I mean, look at shows like The Simpsons, South Park, The Boondocks, and so many others that are able to address controversial issues in a way that the audience can understand, and while it might feel ham-fisted at times, they can often approach it in such a way as to leave you thinking about it afterward.

Sadly, whether it was an exploration of how modern society further encroached on their traditions, an attempt to understand specific cultural matters from their perspective, or even a simple explanation of things that people in other cultures might find strange and/or bizarre (say, the sheer number of sex clubs devoted to specific fetishes, or simply just why so many things are sold in vending machines).

But my discussion of series that I don't think really got a fair shake is a story for another time.  For now, let's look at one that I think did manage to do just what it intended to and explore social issues that would affect both now, in the future, and even explain some of the past.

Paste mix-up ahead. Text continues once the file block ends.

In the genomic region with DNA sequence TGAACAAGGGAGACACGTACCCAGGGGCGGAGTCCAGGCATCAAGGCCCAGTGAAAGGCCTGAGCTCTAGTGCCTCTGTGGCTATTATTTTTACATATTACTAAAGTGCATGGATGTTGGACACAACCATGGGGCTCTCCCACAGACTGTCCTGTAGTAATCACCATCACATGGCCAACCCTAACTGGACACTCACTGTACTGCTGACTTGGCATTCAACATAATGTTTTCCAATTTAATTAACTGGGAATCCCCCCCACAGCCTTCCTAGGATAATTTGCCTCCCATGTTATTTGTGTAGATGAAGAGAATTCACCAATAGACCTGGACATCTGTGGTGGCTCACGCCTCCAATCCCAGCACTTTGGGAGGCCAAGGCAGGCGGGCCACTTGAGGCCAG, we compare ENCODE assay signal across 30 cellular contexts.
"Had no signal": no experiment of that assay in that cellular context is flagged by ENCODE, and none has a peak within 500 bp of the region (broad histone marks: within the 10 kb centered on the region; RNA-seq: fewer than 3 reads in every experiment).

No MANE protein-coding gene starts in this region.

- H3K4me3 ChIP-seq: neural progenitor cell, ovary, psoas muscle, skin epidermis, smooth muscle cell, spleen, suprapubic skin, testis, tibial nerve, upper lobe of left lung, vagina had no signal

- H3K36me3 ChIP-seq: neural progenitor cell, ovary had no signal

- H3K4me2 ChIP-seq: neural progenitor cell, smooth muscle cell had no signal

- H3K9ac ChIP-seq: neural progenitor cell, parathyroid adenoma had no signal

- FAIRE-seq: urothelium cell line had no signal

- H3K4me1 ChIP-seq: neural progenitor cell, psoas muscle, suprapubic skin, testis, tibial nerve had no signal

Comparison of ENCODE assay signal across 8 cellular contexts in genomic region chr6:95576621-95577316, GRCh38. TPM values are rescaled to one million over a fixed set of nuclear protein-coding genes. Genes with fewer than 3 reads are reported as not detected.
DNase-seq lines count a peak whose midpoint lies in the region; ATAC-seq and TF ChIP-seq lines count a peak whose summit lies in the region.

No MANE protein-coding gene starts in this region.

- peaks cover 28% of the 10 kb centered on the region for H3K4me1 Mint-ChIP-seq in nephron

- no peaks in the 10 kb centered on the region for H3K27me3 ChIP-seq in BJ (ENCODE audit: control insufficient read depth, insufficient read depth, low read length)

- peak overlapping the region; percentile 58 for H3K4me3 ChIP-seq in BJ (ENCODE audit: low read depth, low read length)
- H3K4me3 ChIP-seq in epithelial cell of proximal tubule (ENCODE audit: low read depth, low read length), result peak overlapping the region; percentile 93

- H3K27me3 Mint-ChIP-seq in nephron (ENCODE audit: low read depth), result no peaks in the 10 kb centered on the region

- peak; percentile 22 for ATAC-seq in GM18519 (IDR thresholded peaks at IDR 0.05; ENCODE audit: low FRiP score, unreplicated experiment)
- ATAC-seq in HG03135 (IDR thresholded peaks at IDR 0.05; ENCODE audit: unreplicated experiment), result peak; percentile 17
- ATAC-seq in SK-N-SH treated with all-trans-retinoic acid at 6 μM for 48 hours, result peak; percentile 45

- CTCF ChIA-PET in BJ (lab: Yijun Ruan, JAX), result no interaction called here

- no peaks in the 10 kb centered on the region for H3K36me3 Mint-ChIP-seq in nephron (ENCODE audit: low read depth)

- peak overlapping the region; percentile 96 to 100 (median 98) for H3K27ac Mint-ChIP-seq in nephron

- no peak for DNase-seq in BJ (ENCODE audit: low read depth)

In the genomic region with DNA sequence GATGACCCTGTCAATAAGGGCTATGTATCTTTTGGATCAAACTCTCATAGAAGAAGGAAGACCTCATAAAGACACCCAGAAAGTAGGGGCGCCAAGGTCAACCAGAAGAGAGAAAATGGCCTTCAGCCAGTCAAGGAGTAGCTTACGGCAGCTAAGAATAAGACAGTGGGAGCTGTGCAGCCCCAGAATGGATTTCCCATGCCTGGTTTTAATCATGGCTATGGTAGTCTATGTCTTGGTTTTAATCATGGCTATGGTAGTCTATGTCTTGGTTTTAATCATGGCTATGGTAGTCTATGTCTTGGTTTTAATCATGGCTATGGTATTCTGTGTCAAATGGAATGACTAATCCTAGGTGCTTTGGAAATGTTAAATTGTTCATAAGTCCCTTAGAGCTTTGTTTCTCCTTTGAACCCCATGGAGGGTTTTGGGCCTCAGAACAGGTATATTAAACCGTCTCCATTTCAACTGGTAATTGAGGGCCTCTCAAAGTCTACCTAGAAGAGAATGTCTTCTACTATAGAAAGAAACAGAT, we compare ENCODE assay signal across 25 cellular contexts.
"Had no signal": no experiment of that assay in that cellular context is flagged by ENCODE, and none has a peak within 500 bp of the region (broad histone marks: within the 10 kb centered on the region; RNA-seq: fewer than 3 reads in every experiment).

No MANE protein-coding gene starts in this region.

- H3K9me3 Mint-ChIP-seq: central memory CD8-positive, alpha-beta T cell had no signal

Thursday, February 27, 2014

Erik Eats Cereal: Cocoa Krispies

I'll freely admit, I loved Rice Krispies growing up.  I loved them as a cereal, I loved them as a sugary dessert in bar form, I loved to snack on them sometimes.  I was young enough that I had no idea what was causing all those little sounds in there, but eventually was able (without any outside help) to understand just what the cereal was made out of and how air pockets work.

So what happens when they take a winning formula and add chocolate?

Wednesday, February 26, 2014

Ask Erik: Episode Fifty-Three

To Erik:  Hey, didn't you get a PS4?

As a matter of fact, I did.